Full of spicy little tidbits of knowledge like that, Eric and Sheri chatted up the locals while provisioning for their stay at Cape St. George. To a person, the locals were genuinely perplexed as to why anyone would come to their Rock. Dreaming of a day when they could leave, they were fascinated as to what life was like in America, especially Florida. They were genuinely happy for us having survived the mass shootings and gun violence that they understood to be prevalent in the States, especially Florida! We told them everyone in Florida was in a gang called HOA. It’s a rough life we assured them but being American, we were both expert marksman and our neighborhood had gates, so that helped.

Happy Hour

The Hest sleep system, stuffed into the Trango tent tucked into a protected den of stunted evergreen at Boutte du Cap Park on the coast at Cape St. George, was way more comfortable than a dirty hard ferry floor. Newfoundland scenery uses every shade of blue, grey and green from the Crayola crayon box depending on how much sun pierces the marine layer of clouds and mist. Out on the point at the Cape, we went from shivering to sun burnt and back again in 30 minutes throughout the days.

Whale watching in the Cabot Strait.

Boutte du Cap park has a spigot with potable water where travelers gather. A pair of 20-something Frenchmen from Quebec who make maps of the ocean floor for a living were enjoying their 2 months of vacation time and universal health care to bike the Rock. Mercedes, a self-proclaimed 60-something world traveler and environmentalist currently working the register at the grocery store in nearby Stephenville, invited us to dinner at her house which she estimated to be within an hour or two walk from the park.

No restrooms, No electricity, No showers, No problem.

An advocate for alternative energy, she touted the benefits of wind turbines and electric vehicles, except her electric vehicle, which was kaput. Mercedes had a Miller Lite tucked into the pocket of a green wooly sweater coat so clearly she was hike ready. We, on the other hand were going on 36 hours without sleep, and as tempting as a long hike to an undisclosed location sounded, we politely declined.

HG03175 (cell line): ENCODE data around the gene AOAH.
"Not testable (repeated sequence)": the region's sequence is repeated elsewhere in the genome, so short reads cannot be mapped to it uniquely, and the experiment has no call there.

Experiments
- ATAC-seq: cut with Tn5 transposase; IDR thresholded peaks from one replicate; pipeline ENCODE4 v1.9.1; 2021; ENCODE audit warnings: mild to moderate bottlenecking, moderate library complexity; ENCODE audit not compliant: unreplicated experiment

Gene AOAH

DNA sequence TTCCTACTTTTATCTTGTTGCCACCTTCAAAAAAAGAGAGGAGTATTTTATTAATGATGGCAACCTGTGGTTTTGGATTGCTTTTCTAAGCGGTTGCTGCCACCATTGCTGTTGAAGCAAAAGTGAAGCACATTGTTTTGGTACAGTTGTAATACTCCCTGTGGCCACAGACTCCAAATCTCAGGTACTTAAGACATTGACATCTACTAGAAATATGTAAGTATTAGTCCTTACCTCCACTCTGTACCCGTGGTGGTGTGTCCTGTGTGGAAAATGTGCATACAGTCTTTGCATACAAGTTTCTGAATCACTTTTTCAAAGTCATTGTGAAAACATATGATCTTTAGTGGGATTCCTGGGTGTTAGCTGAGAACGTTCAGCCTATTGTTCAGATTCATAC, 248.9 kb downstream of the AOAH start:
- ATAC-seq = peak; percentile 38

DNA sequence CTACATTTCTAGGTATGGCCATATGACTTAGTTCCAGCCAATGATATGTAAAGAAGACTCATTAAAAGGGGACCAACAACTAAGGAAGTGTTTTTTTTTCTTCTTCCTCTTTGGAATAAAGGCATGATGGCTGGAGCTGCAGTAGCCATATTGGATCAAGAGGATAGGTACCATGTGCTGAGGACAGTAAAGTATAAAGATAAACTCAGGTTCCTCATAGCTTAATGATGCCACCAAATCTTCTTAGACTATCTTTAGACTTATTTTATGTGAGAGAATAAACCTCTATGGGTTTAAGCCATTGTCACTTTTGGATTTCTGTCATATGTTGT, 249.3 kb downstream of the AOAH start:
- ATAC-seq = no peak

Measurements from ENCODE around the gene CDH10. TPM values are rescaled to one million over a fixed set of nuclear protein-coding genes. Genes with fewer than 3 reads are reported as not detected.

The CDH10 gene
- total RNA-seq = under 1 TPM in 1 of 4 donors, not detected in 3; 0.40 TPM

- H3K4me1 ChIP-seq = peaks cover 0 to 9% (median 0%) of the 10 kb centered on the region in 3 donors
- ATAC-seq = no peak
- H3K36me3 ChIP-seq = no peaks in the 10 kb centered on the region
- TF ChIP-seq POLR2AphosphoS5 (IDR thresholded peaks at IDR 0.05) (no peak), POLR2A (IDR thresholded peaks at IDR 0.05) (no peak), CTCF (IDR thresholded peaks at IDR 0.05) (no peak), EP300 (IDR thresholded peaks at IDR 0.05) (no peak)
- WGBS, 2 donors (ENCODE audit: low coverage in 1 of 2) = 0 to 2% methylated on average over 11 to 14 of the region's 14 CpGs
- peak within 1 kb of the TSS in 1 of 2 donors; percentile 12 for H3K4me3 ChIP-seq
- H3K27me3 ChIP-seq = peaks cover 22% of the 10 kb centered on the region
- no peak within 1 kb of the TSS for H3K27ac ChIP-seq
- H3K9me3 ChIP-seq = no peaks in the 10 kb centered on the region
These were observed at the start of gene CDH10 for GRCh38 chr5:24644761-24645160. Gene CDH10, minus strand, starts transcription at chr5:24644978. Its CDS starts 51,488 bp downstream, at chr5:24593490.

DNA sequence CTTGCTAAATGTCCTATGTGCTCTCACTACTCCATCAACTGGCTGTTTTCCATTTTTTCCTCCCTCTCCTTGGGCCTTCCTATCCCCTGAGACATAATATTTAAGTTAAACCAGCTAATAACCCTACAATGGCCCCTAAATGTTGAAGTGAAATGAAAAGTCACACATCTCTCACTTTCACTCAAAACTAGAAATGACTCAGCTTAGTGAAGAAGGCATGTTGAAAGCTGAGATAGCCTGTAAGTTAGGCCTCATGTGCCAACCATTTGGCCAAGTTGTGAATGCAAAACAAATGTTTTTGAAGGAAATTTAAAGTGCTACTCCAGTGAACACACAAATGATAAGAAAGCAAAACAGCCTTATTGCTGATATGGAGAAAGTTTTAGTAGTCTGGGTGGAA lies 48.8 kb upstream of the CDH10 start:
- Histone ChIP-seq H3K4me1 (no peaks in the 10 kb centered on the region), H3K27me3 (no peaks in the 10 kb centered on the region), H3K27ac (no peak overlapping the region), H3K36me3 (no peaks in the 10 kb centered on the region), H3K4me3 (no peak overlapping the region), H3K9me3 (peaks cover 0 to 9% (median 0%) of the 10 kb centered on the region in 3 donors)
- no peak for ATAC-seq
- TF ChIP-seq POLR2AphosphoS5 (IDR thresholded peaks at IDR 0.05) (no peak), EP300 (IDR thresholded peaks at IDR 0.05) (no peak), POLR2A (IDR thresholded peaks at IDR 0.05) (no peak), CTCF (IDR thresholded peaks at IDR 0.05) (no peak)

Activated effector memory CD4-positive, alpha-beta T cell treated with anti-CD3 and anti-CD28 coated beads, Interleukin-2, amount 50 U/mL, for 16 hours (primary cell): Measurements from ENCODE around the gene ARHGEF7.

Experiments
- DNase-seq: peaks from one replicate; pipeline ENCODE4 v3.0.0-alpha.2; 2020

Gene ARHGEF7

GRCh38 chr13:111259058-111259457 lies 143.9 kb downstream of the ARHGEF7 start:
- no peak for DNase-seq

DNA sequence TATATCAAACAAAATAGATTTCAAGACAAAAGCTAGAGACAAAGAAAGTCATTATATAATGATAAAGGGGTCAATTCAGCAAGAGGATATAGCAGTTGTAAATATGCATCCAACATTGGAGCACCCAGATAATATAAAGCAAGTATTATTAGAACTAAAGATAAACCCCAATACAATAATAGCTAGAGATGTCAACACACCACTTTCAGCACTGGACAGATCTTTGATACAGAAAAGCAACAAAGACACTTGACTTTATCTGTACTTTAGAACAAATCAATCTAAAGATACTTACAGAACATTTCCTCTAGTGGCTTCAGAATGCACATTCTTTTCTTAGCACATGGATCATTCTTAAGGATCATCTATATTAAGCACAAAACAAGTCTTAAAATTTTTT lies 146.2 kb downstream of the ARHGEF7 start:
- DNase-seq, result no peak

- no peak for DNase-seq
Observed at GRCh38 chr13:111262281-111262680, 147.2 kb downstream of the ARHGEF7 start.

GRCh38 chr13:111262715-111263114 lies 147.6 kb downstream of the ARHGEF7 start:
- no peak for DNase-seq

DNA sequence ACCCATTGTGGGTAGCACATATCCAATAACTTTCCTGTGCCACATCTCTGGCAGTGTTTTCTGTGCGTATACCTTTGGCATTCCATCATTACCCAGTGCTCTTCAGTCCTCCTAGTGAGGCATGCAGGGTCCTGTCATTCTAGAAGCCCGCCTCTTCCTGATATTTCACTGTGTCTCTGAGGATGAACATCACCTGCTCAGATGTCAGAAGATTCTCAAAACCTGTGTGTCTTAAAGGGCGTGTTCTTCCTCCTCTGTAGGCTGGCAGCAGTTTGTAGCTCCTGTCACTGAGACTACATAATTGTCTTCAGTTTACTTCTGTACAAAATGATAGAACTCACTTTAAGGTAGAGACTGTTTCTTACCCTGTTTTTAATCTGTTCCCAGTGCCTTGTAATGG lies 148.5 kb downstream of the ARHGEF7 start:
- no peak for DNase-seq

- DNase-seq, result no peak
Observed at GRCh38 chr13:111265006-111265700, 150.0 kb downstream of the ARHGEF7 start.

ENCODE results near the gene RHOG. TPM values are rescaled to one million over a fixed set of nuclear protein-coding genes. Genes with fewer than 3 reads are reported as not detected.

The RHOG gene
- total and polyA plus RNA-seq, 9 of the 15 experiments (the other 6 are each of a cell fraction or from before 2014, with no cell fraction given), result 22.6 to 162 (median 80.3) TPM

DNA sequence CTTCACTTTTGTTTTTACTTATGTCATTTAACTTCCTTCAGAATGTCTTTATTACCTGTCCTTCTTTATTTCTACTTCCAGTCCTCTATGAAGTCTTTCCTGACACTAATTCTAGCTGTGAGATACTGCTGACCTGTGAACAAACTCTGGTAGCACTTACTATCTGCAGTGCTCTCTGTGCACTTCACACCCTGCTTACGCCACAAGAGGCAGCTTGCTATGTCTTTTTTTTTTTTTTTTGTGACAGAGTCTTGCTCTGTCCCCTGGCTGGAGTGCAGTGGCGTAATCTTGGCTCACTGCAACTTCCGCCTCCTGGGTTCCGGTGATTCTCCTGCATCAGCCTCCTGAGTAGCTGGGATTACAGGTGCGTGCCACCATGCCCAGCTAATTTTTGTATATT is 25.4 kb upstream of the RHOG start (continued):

An afternoon gathering of odd folks.

Boondocking on the Rock is good therapy for the soul. Sheri went off on a spooky hike in search of the elusive Northern Gannet which remained elusive but she did find the breading grounds of the less elusive Kittiwake cliff dwelling gulls. More importantly, she made it back to camp. Eric reconfigured camp for a much needed spa day which included a en plein air shower that was almost warm while Sheri collaged en plain air by the cliffs.

How long should you wait for someone to come back from a solo hike before panicking?

Rain and sun took equal turns bathing the point, making literally any forecast of the weather correct. Like Mercedes, we are earning our hands-on college credit for keeping the fridge cold, devices charged, and bodies clean using renewable energy (bolted to the roof of Boss). For the time being, 40 miles from the nearest town, boondocked out on an exposed cape jutting into the North Atlantic, life is good on The Rock. …except the truck won’t start.

This is becoming an annoying habit. Can AAA even find us?

Noof’ n Lnd